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Scales of Connectivity: Strategies for Modeling Source to Sink Pathways and Sand Body Distribution across Linked Depositional Systems

Lisa Stright, Cari Johnson, and Alexandre Turner
University of Utah, Dept. of Geology & Geophysics, Salt Lake City, Utah, USA

This research presents a multi-scale model coupling linked nonmarine-shallow marine systems using the Cretaceous outcrops in southern Utah, USA (John Henry Member of the Straight Cliffs Formation, Kaiparowits Plateau; Figure 1). The Cretaceous Western Interior Basin of western North America is commonly cited as an archetype ancient retroarc foreland basin. But at least parts of this basin, including the study area, represent somewhat atypical conditions of high sediment supply balanced with overall high accommodation. Multiple studies have documented the complex evolution of distinct but linked depositional systems in the study package. Key sedimentary facies include thick, regressive shoreface parasequences in close association with transgressive tidal and lagoonal facies, coal mires and estuarine facies, and fluvial systems characterized by highly variable lateral and vertical stacking patterns (Figure 2).

In an initial analysis of possible approaches to modeling at the basin scale, we investigate gross sediment volume partitioning through time as compared to predictions from sequence stratigraphic and basin evolution models. This first-order analysis includes preliminary evaluation of what ‘rules’ and variables control sediment partitioning along linked depositional systems. We then address how these controls might serve as inputs for modeling of source to sink relationships in ancient systems, with implications for petroleum systems including improved prediction of migration pathways and key reservoir facies.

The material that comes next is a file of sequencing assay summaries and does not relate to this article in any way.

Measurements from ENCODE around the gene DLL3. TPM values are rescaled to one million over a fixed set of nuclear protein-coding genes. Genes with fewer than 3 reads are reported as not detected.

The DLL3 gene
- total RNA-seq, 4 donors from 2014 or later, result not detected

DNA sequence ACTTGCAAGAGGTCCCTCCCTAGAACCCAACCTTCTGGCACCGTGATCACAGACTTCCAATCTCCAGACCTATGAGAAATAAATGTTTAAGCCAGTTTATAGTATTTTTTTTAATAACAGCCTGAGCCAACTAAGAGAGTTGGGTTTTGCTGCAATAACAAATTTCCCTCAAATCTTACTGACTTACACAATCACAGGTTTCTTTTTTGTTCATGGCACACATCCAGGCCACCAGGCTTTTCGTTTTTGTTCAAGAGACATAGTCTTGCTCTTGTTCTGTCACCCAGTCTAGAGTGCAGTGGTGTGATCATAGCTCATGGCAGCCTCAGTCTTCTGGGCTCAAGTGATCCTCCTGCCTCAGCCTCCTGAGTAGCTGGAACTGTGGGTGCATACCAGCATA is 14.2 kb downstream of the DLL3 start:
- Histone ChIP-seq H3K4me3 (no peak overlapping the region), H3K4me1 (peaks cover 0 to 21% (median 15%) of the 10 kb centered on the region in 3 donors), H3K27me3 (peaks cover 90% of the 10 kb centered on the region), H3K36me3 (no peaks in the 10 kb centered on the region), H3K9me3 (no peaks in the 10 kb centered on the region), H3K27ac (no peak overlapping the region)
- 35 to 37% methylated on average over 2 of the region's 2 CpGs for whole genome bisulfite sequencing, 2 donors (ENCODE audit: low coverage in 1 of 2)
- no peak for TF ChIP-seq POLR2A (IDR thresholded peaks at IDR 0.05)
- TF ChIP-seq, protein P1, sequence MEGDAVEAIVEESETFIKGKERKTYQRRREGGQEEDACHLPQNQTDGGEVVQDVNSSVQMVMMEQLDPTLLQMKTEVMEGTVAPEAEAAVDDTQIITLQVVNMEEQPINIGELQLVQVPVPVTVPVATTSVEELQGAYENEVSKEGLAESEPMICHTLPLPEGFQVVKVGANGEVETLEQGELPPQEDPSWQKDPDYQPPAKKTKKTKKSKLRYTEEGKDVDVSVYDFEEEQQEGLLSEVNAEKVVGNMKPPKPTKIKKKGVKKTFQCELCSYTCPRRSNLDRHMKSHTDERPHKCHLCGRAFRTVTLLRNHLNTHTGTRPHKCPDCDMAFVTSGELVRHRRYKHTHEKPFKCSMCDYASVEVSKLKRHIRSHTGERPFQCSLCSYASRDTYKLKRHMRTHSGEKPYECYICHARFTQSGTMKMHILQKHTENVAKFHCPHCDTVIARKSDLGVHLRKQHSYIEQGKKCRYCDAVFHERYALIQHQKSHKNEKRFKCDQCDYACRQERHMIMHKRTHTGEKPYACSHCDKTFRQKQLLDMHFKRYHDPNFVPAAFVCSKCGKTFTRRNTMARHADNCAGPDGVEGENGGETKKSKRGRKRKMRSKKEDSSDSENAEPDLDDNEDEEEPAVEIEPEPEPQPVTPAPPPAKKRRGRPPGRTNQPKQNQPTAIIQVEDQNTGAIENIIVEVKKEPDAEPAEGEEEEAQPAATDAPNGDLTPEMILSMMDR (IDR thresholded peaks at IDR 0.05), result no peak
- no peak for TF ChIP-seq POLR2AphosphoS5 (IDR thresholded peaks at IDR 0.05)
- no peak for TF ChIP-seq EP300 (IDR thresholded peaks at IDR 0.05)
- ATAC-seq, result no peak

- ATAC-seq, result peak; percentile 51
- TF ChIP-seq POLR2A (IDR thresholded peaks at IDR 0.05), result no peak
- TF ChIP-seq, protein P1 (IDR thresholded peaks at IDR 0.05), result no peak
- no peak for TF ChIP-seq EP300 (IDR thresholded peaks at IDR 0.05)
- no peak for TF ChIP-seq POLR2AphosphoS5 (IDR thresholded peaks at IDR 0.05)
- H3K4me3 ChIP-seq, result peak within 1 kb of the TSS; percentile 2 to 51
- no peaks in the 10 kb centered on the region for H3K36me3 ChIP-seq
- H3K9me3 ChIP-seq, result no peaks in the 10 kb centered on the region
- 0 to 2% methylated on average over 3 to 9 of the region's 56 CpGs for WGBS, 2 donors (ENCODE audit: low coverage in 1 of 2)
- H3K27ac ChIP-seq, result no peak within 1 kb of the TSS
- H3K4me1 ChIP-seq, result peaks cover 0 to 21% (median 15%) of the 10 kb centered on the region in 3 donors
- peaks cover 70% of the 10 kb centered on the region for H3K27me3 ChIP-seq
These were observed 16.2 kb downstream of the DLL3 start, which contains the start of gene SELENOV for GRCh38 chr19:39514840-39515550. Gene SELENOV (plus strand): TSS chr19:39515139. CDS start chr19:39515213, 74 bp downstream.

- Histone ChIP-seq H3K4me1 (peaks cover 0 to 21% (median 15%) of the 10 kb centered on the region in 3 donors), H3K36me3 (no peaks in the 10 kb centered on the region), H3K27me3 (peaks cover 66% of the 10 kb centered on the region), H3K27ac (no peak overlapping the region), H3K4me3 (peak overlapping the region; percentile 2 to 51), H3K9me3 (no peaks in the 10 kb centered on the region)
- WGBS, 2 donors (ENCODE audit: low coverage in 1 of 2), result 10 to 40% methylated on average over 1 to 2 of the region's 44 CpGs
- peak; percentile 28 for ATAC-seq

The second phase of research employs preliminary models that builds on the analysis of what ‘rules’ and variables control sand partitioning within and across distinct but linked depositional systems in this ancient foreland basin. We begin with a reservoir scale model of the sand distribution in the fluvial-dominated outcrops. This reservoir scale model is then coupled with downstream tidally influenced channels and shallow marine deposits in part controlled by varying shoreline trajectories. The objectives of this modeling study are to reconstruct ‘source to sink’ relationships and dynamics of sediment transport and storage mechanisms within the basin, to assess regional connectivity of sand bodies, and the potential impact on basin-wide fluid migration.

AAPG Search and Discovery Article #120098©2013 AAPG Hedberg Conference Petroleum Systems: Modeling the Past, Planning the Future, Nice, France, October 1-5, 2012